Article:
Saturday, August 19, 2006

Stupid Question Dept.

Anybody else see a pattern here?

Colombia’s Coca Survives U.S. Plan to Uproot It

The latest chapter in America’s long war on drugs — a six-year, $4.7 billion effort to slash Colombia’s coca crop — has left the price, quality and availability of cocaine on American streets virtually unchanged.

The effort, begun in 2000 and known as Plan Colombia, had a specific goal of halving this country’s coca crop in five years. That has not happened. Instead, drug policy experts say, coca, the essential ingredient for cocaine, has been redistributed to smaller and harder-to-reach plots, adding to the cost and difficulty of the drug war.

Bush administration officials say that coca farmers are on the run, and that the leftist guerrillas and right-wing paramilitaries who feed on drug profits are weaker than ever. That has made Colombia, Washington’s closest ally in a tumultuous region, more stable, they say. They argue that the plan has scored important successes, like a spike in the price of cocaine last year.

But that claim was disputed by a wide range of drug policy experts, and some politicians are questioning the drug war’s results as well as its assumptions.
Is abstinence policy failing to fight HIV? (subscription only, so once again I'm indebted to the Mad Priest):

Talk about a policy backfiring. The US government's emphasis on abstinence and faithfulness to prevent the spread of HIV may be leading to an upsurge in infection rates, delegates were told on Monday at the International AIDS Conference in Toronto, Canada.

In 2003, the US government pledged $15 billion over five years to fight AIDS in Africa and the Caribbean. Of the 20 per cent earmarked for prevention, it ruled that at least a third must be spent on promoting abstinence outside marriage. Abstinence is the key element of the "ABC" programme - Abstain, Be faithful and use Condoms - but for many at high risk, the A and B parts don't help. Instead, they siphon funds away from provision of condoms, the one element that might work. Jodi Jacobson at the Center for Health and Gender Equity, a non-profit organisation based in Takoma Park, Maryland, says that in some countries as much as 70% of the prevention budget is spent on encouraging people to abstain from sex or be faithful. In Uganda, she says, where such policies account for 60% of prevention dollars, there are hints that the strategy is failing and the number of infections is growing.
Israeli Troops Criticize War Handling

Israeli soldiers returning from the war in Lebanon say the army was slow to rescue wounded comrades and suffered from a lack of supplies so dire that they had to drink water from the canteens of dead Hezbollah guerrillas.

"We fought for nothing. We cleared houses that will be reoccupied in no time," said Ilia Marshak, a 22-year-old infantryman who spent a week in Lebanon.

Marshak said his unit was hindered by a lack of information, poor training and untested equipment. In one instance, Israeli troops occupying two houses inadvertently fired at each other because of poor communication between their commanders.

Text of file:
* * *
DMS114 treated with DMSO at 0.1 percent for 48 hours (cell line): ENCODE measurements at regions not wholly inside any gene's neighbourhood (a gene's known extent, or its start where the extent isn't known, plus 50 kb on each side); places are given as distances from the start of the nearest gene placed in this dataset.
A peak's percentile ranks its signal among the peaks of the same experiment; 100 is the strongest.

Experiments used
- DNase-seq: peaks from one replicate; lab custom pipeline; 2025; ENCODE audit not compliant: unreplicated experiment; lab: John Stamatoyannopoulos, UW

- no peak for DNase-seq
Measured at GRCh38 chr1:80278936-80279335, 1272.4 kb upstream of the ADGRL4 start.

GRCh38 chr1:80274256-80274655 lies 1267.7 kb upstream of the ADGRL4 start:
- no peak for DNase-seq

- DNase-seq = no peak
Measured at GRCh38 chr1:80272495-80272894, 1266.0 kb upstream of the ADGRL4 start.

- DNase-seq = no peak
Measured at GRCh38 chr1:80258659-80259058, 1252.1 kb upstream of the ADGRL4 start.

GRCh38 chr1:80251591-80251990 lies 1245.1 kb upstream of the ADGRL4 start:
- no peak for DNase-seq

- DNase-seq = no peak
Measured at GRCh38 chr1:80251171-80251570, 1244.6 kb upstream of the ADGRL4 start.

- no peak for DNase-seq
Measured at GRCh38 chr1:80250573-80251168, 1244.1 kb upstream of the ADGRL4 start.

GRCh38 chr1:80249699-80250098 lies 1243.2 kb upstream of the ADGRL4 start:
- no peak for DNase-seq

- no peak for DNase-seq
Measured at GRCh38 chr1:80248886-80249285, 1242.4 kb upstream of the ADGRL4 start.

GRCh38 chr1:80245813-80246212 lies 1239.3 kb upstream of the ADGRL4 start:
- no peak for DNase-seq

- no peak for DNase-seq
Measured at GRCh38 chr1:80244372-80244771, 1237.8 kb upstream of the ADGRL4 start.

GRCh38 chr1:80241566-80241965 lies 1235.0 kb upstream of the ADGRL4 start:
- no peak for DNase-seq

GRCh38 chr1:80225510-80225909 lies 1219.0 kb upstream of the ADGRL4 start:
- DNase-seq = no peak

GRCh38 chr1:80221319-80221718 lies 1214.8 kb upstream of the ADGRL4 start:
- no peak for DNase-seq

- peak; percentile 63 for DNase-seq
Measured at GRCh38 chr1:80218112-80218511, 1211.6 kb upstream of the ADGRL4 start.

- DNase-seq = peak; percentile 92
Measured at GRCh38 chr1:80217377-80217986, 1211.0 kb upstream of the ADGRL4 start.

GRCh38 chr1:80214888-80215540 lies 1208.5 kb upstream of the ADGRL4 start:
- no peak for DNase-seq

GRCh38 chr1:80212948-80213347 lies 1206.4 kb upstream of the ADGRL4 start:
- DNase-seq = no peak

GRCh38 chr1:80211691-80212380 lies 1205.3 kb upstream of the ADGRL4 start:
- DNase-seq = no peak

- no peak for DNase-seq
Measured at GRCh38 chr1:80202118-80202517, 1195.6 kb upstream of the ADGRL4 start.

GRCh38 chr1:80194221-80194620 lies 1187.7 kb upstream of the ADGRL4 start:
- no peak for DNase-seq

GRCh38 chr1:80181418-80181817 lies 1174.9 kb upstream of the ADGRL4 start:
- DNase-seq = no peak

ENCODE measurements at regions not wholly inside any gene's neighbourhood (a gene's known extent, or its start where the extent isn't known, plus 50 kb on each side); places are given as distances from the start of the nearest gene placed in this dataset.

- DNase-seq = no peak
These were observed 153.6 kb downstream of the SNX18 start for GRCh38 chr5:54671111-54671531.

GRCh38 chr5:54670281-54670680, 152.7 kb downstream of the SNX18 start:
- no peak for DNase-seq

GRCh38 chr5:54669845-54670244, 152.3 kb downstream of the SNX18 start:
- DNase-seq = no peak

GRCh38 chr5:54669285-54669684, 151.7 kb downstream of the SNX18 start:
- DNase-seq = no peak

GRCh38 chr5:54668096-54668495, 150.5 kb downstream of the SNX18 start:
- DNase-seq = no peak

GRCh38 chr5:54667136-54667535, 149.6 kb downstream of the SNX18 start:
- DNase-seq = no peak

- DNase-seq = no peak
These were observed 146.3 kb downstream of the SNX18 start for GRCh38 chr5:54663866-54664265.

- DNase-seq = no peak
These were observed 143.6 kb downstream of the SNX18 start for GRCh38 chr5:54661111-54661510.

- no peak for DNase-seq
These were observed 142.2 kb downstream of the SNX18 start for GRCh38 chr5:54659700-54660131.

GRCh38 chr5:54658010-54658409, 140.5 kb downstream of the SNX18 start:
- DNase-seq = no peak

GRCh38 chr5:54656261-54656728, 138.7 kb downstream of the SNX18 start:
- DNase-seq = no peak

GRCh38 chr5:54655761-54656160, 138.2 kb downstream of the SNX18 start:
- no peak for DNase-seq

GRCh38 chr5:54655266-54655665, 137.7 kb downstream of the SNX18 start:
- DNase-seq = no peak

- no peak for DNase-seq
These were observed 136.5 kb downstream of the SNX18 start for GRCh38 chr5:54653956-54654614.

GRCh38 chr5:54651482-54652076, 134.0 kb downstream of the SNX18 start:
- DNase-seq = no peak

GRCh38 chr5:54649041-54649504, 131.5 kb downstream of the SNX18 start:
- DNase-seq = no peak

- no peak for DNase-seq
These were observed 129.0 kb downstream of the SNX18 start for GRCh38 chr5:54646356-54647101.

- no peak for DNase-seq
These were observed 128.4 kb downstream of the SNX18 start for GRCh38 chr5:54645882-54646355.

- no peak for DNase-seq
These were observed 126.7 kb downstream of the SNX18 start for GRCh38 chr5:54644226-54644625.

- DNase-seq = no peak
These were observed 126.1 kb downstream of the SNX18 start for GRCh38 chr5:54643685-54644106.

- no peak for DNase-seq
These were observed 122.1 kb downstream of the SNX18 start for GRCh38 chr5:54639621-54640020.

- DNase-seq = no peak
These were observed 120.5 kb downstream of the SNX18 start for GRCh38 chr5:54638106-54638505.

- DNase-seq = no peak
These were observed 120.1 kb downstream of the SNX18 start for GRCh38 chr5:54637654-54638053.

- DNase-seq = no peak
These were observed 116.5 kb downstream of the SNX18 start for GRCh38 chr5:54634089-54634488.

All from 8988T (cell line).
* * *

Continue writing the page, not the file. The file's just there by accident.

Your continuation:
"We almost killed each other,” he said. "We shot like blind people. ... We shot sheep and goats."
And not to forget the Gulf Coast:

But a funny thing happened on the road to economic renaissance. A key feature of the legislation allows Alabama, Mississippi and Louisiana to issue up to almost $15 billion of tax-free "GO Zone" bonds on behalf of companies seeking to build or renovate. So far, however, many of the firms seeking to take advantage of the cheap loans are pursuing ventures at best loosely connected to the devastation wrought by Hurricanes Katrina and Rita.

In Louisiana, for example, a furor quickly erupted after the first projects to get a preliminary go-ahead included several in Baton Rouge, well upriver from New Orleans. Among them were a four-star hotel as well as a new office building and parking garage for The Shaw Group, a politically connected engineering firm that has so far received close to $400 million in hurricane-related federal business, according to the latest Federal Emergency Management Agency tally.

In Alabama, where Republican Gov. Bob Riley is running for re-election, applicants for GO Zone financing don’t have to show any link to hurricane recovery. Simply improving the quality of life or stimulating economic development may be enough. Of the 19 new projects greenlighted thus far, only two are directly tied to Katrina, the Mobile Press-Register recently reported. Others include an aircraft assembly plant in the works before the storm and a Mexican restaurant to be built in Tuscaloosa, a drive of several hours from the coast.

And as of the end of last month, the Mississippi Business Finance Corporation had granted preliminary approval to some 90 projects, although only one had actually gone forward. Fewer than half of the proposed ventures are in the three waterfront counties raked hardest by Katrina. The single biggest chunk -- $400 million -- is set aside for defense contractor Northrop Grumman, whose three Gulf Coast shipyards are already in line for hundreds of millions of dollars in direct federal aid.
The common denominator? The policies of George W. Bush. Even failing upward isn't working for him anymore.

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